And I can't speak for other, but I find the idea of regularly having to make fuel stops during my commute to be more tiring than the idea of either having to make a couple larger stop while road tripping or just hiring another car.
      Last edited by Galrot; 06-22-2019 at 12:37 PM.

    11. Member Nealric's Avatar
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      06-22-2019 12:42 PM #10
      Charge times are still important for road trips and apartment dwellers. 15 minute standard charge times will drastically increase the universe of people interested in EVs.

    12. Member Galrot's Avatar
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      06-22-2019 12:49 PM #11
      Quote Originally Posted by Nealric View Post
      Charge times are still important for road trips and apartment dwellers. 15 minute standard charge times will drastically increase the universe of people interested in EVs.
      As electric cars become more popular, you will likely see more and more apartments come with charging spots for electric cars. All apartments being built here have charging infrastructure now.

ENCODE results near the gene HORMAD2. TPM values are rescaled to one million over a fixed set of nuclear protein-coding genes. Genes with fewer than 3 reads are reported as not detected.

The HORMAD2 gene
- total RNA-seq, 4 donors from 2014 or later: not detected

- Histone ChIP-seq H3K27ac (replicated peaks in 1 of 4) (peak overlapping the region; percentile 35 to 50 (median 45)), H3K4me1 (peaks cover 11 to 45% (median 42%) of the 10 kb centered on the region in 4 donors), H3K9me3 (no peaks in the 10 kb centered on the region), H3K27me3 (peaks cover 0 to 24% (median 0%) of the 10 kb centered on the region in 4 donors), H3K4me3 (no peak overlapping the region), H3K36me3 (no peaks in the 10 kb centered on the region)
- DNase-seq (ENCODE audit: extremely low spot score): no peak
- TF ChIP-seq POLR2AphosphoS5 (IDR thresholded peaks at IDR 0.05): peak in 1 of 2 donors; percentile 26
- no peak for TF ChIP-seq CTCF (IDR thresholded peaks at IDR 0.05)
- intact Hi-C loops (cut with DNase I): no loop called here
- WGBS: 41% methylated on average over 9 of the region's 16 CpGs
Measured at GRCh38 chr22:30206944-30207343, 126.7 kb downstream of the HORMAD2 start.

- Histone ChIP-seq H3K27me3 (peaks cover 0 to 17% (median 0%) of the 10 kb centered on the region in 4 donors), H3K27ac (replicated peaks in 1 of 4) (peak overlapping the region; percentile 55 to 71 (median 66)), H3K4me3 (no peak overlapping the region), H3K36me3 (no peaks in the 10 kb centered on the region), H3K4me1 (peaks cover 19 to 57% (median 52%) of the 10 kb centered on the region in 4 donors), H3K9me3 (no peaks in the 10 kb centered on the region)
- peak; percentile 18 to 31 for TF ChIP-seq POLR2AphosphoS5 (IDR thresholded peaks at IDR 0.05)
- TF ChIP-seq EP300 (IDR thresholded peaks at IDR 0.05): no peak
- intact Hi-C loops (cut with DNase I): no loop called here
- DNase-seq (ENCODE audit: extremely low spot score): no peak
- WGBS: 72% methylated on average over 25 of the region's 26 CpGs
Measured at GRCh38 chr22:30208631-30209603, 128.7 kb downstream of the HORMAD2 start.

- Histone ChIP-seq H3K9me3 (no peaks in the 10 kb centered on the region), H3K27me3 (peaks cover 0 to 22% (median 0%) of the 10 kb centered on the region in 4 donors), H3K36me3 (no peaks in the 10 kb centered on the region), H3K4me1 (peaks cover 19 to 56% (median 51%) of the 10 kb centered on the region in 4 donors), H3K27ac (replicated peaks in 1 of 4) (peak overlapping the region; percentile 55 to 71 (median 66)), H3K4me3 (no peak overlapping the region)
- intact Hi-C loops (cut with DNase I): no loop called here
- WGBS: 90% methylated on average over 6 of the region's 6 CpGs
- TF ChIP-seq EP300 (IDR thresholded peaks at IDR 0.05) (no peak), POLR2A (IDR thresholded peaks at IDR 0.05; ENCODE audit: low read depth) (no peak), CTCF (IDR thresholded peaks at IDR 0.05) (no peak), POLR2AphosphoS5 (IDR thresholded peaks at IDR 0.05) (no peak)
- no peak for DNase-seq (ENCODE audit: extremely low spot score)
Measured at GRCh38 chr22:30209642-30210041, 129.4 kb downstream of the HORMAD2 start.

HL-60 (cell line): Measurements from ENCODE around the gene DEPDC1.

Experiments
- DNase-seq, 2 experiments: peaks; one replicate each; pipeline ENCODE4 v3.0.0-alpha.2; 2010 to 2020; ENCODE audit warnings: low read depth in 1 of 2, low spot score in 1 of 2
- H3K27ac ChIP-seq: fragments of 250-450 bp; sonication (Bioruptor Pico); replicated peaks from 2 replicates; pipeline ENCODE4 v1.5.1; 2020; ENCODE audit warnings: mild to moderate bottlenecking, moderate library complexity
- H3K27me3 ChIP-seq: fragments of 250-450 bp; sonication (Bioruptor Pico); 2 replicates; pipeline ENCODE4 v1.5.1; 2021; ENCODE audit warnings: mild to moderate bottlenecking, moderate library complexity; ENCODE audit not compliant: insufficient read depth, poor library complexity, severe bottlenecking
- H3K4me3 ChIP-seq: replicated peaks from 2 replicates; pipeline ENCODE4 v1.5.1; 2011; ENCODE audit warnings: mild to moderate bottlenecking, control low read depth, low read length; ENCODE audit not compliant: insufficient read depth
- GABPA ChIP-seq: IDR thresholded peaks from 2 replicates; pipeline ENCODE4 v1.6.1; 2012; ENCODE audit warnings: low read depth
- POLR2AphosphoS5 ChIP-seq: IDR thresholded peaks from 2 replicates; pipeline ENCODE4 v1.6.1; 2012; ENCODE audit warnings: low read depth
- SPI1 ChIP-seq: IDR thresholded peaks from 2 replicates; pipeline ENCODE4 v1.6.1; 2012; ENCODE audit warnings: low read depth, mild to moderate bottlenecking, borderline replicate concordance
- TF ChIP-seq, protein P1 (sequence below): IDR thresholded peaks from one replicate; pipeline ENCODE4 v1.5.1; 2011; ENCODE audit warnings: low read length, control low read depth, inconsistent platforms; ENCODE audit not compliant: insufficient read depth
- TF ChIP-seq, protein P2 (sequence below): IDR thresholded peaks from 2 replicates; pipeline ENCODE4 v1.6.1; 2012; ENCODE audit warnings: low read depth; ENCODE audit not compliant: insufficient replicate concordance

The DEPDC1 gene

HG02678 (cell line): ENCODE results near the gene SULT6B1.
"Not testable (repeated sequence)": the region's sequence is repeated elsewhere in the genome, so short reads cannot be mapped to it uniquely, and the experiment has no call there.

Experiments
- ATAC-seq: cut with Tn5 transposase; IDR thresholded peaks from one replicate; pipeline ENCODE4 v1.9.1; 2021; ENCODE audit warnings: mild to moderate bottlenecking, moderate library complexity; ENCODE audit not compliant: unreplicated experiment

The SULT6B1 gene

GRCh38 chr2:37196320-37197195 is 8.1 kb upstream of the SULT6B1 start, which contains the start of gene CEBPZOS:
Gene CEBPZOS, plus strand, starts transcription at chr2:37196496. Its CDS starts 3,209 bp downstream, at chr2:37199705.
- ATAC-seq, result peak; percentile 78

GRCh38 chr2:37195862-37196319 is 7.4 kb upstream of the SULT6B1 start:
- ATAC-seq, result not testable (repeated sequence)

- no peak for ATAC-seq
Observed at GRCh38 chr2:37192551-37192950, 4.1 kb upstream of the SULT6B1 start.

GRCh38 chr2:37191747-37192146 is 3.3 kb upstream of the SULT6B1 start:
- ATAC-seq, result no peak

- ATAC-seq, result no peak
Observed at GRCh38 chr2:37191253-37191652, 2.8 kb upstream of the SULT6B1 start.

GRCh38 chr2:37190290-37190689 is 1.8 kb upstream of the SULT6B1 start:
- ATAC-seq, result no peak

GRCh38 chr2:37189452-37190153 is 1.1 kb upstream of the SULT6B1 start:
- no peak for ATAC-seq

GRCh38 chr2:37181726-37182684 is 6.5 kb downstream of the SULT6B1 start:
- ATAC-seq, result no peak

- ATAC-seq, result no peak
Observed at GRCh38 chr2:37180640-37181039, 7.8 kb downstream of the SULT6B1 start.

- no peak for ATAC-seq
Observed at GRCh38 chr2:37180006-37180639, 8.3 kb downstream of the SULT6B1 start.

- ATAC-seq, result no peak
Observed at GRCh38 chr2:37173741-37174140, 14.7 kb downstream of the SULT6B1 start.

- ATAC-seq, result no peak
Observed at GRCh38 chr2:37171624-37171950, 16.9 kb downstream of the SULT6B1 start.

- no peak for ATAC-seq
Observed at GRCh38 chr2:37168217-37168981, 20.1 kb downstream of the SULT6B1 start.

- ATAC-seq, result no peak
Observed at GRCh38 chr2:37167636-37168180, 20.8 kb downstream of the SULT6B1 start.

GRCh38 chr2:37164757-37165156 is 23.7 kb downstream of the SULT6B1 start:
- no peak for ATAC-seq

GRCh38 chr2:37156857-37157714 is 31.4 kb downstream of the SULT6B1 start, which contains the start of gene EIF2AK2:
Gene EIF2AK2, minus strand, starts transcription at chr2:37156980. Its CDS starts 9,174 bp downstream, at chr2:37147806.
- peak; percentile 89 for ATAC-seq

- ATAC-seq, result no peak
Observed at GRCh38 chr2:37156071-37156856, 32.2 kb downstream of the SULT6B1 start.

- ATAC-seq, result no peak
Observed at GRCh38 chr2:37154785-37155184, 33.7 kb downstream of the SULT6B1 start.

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      06-22-2019 12:58 PM #12
      Quote Originally Posted by Nealric View Post
      Itís really about the cost curve of batteries and charge times. Get battery pricing down such that EVs are cheaper than ICE cars. Get charge times down to 15 minutes (as planned by Porsche with the Taycan), and it will be hard for most buyers to justify an ICE car. That will be the crossover. But I canít tell you when that will happen- my guess is somewhere in the 10 year range. Look how far EVs have come since 2009.

      I think the battery volume struggles will resolve. The issue is there wasnít the manufacturing base to make the batteries. Thatís why Tesla has to build its own battery factory. Other manufacturers are running into supply problems because more factories have to be built. Rare earths are somewhat of a problem, but there are alternative chemistries being worked on that minimize it, and the supply of rare earths isnít the current bottleneck.

      Chinaís EV bubble is mostly a result of overzealous state subsidies and housing stock that causes charging issues- people donít live in single family homes with garages where charging is easy.
      And the third and most important issue to solve - designing a battery that can take that large of a charge current quickly that is safe and reliable. People seem to forget how potent modern day battery tech is. Batteries appear benign to the naked eye but are extremely energy dense and can become unstable. See: even modern smartphones or e-cigarettes when batteries get overcharged, overheated or pierced. Now multiply that by about a jillion.